Though, I actually ended up using acrylic. I think the advantage of watercolour I would have gotten is that I could have added more paint into the faded areas instead of making an entire new layer due to acrylic's fast-drying nature. For this reason, I'd more likely to do watercolour over a wash of acrylic instead of the other way around. Theoretically, watercolour is water-soluble even after drying, unless you're using cheap, children quality or student quality paint, (which I did.)
It's funny how much I'm actually learning about how paint reacts to each other just by doing these simple little things. Surely I'll be an expert in no time! 

Day 6: Gravel effect

It doesn't look much like gravel, it was a good effect to practice.
This one was a layer of acrylic paint, dried, then with a sponge painted with a layer of darker-coloured paint, lightly dabbed the surface of it onto the paper.
I would have liked a darker layer, and one that I did not have to dab twice. That lost it's effect instantly. I coloured in some of the circles to create the look of stones. It didn't work nearly as well as the artist's idea in the book, but it's a good technique to have tried and to know where I went wrong.

Friday, 10 October 2014

Thirty days of Paint: Day 2 and 3

Very small, basic experiments that I make specifically to NOT be a masterpiece is quite liberating. I'm not in the mind-set of this must be a work of art or else I have wasted my time.

Day 2: Much of the same 

Wet on wet acrylic with water colour over the top. Acrylic is a permanent, where as the green could be taken off with water. Lesson in permanency.

Day 3: Splatter painting

Inspired by My Flower Journal, experimenting with splatter. Came out with a very random creation, not nearly as excellent as Tammy Northrup's, but then again, she is well practiced at them.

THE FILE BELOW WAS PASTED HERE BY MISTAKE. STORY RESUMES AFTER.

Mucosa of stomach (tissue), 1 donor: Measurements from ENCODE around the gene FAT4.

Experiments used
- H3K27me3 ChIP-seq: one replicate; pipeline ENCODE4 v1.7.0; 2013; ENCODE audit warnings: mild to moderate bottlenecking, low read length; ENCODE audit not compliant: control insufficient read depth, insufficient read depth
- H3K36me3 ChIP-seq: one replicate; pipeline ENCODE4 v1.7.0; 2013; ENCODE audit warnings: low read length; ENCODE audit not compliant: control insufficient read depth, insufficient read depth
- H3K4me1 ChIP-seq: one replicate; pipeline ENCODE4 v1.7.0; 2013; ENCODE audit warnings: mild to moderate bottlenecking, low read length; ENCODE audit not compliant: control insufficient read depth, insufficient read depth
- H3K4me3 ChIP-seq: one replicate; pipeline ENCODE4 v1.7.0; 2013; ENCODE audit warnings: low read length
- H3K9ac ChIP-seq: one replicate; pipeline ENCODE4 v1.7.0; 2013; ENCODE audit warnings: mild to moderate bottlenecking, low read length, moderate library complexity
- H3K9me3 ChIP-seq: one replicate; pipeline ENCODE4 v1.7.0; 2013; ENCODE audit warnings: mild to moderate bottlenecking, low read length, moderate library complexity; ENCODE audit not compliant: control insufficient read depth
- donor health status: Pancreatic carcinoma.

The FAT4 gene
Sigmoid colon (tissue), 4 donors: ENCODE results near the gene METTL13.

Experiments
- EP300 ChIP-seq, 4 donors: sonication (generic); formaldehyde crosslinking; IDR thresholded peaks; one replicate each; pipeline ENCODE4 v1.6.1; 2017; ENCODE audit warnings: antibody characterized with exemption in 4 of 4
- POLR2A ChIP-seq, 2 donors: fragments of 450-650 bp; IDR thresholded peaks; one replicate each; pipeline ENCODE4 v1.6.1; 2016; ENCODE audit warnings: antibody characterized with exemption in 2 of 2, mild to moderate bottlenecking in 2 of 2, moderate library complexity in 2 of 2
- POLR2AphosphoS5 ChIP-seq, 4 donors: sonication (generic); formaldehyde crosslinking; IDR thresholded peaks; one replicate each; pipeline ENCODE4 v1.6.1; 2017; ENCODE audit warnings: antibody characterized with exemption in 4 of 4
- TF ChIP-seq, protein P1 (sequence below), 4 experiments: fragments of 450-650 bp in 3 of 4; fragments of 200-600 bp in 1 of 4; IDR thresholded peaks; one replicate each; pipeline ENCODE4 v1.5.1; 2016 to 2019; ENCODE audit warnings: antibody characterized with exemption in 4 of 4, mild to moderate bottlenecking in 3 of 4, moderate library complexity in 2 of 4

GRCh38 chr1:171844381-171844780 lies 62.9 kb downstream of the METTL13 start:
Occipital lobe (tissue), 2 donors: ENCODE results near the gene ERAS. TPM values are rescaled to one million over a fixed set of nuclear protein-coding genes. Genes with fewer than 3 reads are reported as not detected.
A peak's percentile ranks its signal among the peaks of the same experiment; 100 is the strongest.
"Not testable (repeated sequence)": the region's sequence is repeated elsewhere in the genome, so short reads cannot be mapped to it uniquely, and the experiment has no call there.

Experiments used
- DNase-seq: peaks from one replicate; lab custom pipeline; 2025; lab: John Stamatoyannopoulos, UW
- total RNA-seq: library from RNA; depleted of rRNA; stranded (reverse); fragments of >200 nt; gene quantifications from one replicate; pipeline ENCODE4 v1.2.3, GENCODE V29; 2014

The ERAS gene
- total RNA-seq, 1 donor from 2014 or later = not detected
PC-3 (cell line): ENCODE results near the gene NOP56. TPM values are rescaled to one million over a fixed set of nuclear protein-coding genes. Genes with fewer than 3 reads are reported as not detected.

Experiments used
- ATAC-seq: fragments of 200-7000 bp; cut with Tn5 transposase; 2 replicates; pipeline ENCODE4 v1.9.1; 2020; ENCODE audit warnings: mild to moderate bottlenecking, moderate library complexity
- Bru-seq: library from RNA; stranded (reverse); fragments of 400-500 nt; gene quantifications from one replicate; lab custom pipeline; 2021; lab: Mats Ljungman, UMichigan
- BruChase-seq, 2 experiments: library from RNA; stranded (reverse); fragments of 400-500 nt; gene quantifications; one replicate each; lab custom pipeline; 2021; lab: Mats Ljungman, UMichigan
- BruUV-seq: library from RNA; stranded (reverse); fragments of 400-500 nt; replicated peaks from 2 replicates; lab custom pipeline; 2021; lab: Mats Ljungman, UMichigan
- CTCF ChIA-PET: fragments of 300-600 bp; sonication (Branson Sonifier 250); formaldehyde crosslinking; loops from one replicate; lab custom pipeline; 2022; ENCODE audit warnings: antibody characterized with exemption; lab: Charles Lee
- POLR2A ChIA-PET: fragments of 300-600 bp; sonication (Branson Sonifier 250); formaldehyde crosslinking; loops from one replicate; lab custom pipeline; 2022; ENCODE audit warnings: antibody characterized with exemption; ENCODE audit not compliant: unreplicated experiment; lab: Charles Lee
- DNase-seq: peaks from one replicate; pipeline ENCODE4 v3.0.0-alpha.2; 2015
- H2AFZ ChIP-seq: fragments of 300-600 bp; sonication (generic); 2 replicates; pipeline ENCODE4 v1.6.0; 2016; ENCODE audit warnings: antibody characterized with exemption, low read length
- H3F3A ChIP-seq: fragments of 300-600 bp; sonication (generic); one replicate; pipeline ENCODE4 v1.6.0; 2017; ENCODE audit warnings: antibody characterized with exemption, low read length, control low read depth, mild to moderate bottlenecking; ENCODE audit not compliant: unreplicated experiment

Have done three so far, 10% there!

Wednesday, 8 October 2014

Thirty Days of Painting: Day 1

Breaking the perfectionism

I'm a bit of a perfectionist. Not much, but just a bit. Enough to make me feel self conscious about having a blog about my creations, anyway. And, sometimes, if I don't have a finished artwork, one that looks good, that's world changing or good enough that it might be shown at the Met, the Louvre and the Guggenheim whilst people are pirating it and selling mugs of it on eBay, I don't feel like it's worth painting.
This is something I need to get over, because as a learner artist, that is everything I create. What's detrimental about this mindset is that it doesn't give me mistake room. If it's not good enough, I don't show it, I don't learn, I don't try new things.
This must stop. Now.
So, for the next thirty days, I will be posting small paint experiments to get the artistic juices flowing, to force me to move forward.
Bare with me, Okay?

Day 1: Cling wrap relief texture.

Easily done - apply a single wash of watercolour, grab some cling wrap, scrunch it up a bit, then place it over the top until dry.

I was going for something I could use for a random marble effect, but I don't think it'll do. Probably better used for a cracked look, where a painting or a wall has started to peal away and expose the board underneath.

Stay tuned in for tomorrow's painting experiment!

Friday, 3 October 2014

Sketch Study Saturday

This week I'm posting a study of different lips, some male, some female. Can you tell which is which?